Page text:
A maintainers guide to Hacktoberfest
By now you have hopefully heard of Hacktoberfest, an initiative from GitHub to encourage everyone to contribute to open source projects in the month of October. By making 5 pull requests to open source repositories on GitHub, participants can earn a special T-shirt, prestige, and the feeling that they contributed to a more open world.
Here are some tips for how repo maintainers can get the most out of this awesome event.
0. Use Gitcoin Requests
Gitcoin is not an official partner (this time), but we are participating by supporting our favorite open source projects. Submit an issue to Gitcoin Requests with the label “Hacktoberfest” and you may find a bounty added to it. We’re also a sponsor for GitHub Universe in a few weeks.
1. Avoid fixing easy issues
When you spot a quick fix it is tempting to just make the change and be done with it. However, if you label an easy issue “Good First Issue” you will encourage more new people to work on it and grow your community.
2. Make sure the README is clear
Double check the steps for deploying locally and editing your project are clearly laid out.
3. Add the Hacktoberfest label to issues soon
There are already over 11,000 issues labeled Hacktoberfest on GitHub right now. And people will be actively searching for them. Starting adding the label to any issue you think someone could complete in October.
4. Merge PRs often
When participants see that the maintainers are actively merging pull requests they will be more likely to make one themselves. Try to set aside a few minutes every day to do some merges.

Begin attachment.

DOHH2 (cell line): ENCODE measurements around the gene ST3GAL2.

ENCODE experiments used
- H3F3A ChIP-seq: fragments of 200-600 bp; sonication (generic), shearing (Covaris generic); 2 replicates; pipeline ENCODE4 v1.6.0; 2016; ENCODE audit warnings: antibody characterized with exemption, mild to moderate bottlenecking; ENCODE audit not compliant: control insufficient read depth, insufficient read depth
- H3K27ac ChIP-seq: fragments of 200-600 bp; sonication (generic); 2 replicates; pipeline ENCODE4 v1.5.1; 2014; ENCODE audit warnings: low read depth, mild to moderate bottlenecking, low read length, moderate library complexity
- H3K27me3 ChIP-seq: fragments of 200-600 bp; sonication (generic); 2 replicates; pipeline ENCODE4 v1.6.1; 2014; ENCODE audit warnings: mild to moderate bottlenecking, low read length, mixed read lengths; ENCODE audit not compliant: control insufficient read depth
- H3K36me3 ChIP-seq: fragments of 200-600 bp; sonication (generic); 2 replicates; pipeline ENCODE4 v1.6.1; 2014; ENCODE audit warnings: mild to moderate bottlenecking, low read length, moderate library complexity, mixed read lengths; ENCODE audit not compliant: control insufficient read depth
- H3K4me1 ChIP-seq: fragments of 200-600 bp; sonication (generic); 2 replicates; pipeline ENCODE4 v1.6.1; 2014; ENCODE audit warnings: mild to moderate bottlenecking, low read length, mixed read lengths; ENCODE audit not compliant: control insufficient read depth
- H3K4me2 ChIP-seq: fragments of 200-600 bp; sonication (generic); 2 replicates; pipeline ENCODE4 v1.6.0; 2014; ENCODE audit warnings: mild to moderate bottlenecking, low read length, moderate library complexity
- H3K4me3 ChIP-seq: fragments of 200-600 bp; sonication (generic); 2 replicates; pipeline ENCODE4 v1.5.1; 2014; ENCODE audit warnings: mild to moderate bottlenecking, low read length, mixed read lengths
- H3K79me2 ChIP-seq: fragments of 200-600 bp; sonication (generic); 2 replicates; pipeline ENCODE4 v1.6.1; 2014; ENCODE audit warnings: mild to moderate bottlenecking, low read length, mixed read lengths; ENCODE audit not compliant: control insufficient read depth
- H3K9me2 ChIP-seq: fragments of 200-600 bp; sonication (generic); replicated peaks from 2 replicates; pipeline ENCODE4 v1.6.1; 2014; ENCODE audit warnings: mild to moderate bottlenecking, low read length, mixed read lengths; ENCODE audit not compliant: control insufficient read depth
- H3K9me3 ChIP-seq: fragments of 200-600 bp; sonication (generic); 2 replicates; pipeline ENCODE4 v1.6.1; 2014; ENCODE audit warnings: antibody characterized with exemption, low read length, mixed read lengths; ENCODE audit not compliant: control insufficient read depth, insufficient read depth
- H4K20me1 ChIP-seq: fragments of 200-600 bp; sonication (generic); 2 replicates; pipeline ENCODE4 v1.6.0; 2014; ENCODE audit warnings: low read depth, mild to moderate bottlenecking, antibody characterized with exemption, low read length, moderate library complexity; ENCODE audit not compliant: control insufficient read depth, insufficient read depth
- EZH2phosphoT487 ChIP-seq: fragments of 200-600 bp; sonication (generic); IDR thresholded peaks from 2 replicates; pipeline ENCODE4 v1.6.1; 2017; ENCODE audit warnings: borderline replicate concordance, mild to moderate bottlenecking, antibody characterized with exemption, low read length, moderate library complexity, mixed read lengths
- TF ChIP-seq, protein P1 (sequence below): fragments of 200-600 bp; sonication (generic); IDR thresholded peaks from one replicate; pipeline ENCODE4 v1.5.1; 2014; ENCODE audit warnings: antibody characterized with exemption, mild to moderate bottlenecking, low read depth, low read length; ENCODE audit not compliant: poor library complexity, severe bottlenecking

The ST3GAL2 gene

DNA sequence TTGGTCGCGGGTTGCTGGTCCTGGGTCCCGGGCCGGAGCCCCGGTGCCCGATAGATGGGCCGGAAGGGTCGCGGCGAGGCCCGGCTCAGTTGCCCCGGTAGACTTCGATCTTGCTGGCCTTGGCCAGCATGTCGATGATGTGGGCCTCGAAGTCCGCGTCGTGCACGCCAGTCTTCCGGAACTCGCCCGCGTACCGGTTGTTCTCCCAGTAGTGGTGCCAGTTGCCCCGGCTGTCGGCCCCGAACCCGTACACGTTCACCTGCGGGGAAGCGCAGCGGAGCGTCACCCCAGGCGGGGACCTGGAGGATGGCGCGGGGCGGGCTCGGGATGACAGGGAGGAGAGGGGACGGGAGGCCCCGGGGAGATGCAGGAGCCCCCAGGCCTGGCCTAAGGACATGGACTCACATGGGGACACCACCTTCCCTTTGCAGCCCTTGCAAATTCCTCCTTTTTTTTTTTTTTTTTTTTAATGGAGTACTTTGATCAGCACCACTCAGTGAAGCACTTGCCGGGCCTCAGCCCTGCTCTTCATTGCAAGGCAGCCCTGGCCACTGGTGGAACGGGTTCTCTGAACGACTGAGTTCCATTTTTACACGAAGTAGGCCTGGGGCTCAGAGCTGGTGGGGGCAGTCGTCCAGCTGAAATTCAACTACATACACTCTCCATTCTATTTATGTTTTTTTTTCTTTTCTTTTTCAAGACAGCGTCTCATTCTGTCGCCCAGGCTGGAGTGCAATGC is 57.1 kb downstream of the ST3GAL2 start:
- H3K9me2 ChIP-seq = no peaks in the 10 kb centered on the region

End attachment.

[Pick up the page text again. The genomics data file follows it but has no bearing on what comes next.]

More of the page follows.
5. Make issue and PR templates
GitHub let’s you easily make a template for issues and PR’s, so your contributors know how you’d like to see information provided. When all the pull requests have the necessary information it will be faster for everyone to get new code merged correctly.
6. Set a goal, document it
Set a specific goal for where you want your project to be at the end of October. What has to happen to get there? Document these things in top of the README so new contributors can see how their work makes a difference.
7. Leverage your community
Let them know you are looking for help. When you see repeat contributors, consider giving them more responsibility, and asking them to review PRs. Remember, you don’t have to be alone on your open source journey.
8. Take a break
Your project is awesome and you love it. But it’s okay to take a break sometimes too. As a maintainer, you run the project, it doesn’t run you.
To learn more about Gitcoin’s Hacktober (or Gitcoin in general), click below. We welcome you on our journey to grow open source while changing the way we work!